GM Canada says the agreement notes that market conditions may arise beyond the company’s control. “The union has also been aware since 2016 that Oshawa truck production was temporary and ending in 2019,” said spokesman David Paterson.

So far, GM Chief Executive Mary Barra has refused to retreat from her restructuring plans despite criticism from U.S. President Donald Trump, Canadian politicians and unions in both countries. She has also declined to meet with Dias.

“We have a lot more cards to play,” Dias said. “But I’m not going to find a solution playing solitaire.”

Dias has looked for support from his U.S. counterparts in the United Auto Workers union. The two unions, which broke apart more than three decades ago, discussed cooperating on their campaigns to save plants, but provided no details.

In the past 23 years, there have only been two autoworker strikes in Canada, said Unifor’s director of research.

“We used to have strikes at every round of bargaining among auto assemblers right from the beginning in 1937,” said Bill Murnighan. “But Canada now has a very low number of strikes compared to past eras and compared to other countries.”

A GM THAT CAN SAY NO

GM’s decision to end production at Oshawa and four U.S. plants is emblematic of a global shift, as automakers restructure and invest in next-generation vehicles, including electric and self-driving cars. With North American sales projected to flatten or decline, automakers are also wary of maintaining unnecessary capacity in the region.

Politicians on both sides of the border have reminded GM that the U.S. and Canadian governments rescued it with public money a decade ago.

After contributing more than C$10.5 billion to the 2009 GM bailout, the Canadian and Ontario governments sold their final equity stakes in 2015. A set of financing commitments, including domestic production, expired one year later, GM’s Paterson said.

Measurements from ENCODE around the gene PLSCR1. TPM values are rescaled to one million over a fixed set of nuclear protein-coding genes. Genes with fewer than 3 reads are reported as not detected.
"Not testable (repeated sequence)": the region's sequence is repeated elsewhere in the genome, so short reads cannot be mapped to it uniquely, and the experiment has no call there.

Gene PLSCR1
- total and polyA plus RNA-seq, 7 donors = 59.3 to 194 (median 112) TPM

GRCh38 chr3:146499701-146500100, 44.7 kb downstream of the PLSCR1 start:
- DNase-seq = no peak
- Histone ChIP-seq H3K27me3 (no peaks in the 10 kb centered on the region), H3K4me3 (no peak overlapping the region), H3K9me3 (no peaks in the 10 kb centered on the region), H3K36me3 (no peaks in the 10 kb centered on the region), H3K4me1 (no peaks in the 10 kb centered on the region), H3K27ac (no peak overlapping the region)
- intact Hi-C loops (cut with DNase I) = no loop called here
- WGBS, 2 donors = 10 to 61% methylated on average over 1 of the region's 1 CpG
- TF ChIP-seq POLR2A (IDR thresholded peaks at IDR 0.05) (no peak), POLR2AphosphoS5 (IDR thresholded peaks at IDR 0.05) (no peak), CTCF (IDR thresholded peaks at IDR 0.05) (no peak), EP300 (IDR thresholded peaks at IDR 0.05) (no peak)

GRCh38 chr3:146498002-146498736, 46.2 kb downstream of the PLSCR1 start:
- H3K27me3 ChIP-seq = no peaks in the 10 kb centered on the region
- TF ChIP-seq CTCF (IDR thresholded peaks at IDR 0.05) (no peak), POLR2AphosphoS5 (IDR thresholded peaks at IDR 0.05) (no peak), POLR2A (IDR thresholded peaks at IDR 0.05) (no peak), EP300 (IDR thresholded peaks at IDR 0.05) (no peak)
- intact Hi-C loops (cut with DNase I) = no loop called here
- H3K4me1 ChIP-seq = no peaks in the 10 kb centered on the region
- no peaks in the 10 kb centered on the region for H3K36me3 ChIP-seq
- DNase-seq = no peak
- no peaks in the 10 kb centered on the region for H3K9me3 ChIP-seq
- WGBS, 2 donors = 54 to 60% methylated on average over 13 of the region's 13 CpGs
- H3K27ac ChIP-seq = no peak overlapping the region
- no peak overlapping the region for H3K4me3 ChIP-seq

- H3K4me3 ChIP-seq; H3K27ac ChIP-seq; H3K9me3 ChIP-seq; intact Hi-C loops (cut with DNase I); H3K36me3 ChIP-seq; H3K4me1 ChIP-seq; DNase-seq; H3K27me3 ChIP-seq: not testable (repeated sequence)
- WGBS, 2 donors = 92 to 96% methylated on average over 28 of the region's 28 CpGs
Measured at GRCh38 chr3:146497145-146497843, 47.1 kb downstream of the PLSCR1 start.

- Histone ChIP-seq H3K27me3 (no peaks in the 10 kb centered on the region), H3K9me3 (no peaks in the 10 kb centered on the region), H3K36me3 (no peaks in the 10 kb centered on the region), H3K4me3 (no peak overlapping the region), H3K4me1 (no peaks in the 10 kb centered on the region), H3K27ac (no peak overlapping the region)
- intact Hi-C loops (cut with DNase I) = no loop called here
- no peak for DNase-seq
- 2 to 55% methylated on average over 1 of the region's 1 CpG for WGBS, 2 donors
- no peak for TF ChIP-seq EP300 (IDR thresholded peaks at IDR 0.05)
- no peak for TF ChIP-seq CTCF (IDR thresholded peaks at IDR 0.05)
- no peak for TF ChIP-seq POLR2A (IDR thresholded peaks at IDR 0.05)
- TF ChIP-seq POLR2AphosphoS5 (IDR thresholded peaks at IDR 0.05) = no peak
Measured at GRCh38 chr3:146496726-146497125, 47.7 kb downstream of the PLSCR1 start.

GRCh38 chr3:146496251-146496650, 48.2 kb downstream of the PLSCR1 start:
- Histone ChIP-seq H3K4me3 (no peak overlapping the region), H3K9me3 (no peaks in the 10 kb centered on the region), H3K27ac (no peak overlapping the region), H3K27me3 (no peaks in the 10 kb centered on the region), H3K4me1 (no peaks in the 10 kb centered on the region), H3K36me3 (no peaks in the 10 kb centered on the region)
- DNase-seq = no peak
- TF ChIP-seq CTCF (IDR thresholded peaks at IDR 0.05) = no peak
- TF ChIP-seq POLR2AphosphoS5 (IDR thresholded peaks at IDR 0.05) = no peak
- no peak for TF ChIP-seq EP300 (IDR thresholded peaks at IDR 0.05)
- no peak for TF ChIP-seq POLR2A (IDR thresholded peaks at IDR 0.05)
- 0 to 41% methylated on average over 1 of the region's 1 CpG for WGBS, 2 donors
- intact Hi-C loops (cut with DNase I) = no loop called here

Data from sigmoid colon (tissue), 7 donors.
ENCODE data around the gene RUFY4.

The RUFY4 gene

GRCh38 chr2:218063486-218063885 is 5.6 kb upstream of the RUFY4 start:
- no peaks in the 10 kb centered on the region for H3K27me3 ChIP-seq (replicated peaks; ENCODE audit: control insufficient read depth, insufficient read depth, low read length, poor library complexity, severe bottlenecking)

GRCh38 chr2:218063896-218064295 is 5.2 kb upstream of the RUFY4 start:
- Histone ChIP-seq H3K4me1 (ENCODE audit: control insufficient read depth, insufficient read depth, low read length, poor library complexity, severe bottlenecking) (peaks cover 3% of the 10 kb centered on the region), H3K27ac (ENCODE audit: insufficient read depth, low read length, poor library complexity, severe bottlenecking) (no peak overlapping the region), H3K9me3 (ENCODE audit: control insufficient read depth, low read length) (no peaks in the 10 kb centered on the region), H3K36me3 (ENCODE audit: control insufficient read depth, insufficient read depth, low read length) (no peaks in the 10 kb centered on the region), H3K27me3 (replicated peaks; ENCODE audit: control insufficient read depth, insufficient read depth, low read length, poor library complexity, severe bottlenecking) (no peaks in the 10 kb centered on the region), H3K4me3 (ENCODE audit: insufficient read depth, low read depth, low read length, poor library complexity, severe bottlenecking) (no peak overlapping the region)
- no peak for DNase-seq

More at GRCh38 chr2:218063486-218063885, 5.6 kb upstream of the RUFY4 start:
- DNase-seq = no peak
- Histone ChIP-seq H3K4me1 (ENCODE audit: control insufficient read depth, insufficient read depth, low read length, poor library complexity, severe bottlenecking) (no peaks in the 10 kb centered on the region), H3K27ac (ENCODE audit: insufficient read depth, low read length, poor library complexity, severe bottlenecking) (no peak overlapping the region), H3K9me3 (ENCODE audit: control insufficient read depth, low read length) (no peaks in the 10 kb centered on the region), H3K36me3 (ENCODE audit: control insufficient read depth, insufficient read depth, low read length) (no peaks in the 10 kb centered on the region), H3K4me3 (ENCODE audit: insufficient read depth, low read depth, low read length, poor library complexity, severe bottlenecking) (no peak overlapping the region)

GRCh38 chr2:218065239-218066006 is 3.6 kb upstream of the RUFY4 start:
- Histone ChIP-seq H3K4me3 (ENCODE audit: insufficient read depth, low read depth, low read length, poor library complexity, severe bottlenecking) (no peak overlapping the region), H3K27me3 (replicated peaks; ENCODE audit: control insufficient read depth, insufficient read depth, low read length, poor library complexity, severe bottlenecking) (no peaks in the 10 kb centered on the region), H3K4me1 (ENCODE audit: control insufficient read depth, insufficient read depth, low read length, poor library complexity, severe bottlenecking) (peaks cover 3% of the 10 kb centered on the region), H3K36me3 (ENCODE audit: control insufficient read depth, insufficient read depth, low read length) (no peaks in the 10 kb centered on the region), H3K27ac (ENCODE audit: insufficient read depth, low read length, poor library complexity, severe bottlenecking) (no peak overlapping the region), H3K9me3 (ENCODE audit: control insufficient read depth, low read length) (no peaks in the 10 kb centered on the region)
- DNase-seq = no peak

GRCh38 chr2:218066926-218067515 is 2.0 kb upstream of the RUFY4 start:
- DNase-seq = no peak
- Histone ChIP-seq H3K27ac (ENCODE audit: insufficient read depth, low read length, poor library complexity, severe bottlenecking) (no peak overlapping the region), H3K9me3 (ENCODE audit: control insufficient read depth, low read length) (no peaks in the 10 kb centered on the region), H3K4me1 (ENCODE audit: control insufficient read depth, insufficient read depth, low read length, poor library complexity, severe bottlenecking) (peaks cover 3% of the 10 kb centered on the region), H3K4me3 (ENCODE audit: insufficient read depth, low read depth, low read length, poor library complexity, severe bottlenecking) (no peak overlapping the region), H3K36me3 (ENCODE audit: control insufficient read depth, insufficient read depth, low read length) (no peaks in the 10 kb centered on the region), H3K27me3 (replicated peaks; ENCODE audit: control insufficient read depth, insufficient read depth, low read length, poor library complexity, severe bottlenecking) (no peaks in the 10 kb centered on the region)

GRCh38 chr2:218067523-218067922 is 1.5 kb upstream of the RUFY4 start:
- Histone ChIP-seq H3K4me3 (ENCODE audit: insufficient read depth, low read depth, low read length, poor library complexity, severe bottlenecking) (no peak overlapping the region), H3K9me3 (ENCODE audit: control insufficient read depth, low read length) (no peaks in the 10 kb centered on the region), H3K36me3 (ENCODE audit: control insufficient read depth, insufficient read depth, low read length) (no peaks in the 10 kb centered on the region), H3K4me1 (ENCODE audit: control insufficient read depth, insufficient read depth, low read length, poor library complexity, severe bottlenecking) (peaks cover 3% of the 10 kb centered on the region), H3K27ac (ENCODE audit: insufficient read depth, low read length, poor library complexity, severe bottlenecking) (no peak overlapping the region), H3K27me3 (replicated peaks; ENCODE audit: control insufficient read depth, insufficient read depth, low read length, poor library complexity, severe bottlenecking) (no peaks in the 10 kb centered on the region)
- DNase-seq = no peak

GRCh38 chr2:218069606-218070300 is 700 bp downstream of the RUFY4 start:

Trump has threatened to cut all GM subsidies, a tough stance that Unifor has asked Canadian officials to adopt. But politicians from Ottawa and Toronto have taken a more moderate approach, saying there is nothing more they can do without GM’s cooperation. Dias calls their response inadequate.

“That couldn’t be further from the truth. … We have been having conversations repeatedly,” said a federal government official. “I don’t think the solution is just throwing money at the company.”

The provincial government agrees.

“We’ve asked many, many times – and offered all kinds of different things – What can we do, as the government of Ontario, for you to change your mind?” said Economic Development Minister Todd Smith. “And the answer has always been: ‘Nothing.’”

($1 = 1.3176 Canadian dollars)

Reporting by Susan Taylor in Toronto; Additional reporting by David Ljunggren in Ottawa; Editing by Joseph White and Peter Cooney

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Ottawa education workers still teaching special-ed students at schools want safety checks

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Some Ottawa educators say they are concerned about the safety of classrooms that remain open in schools for special-education students.

Ontario elementary and secondary students have been sent home to study virtually because of the dangers posed by rising rates of COVID-19. However, special-education classes are still operating at many bricks-and-mortar schools.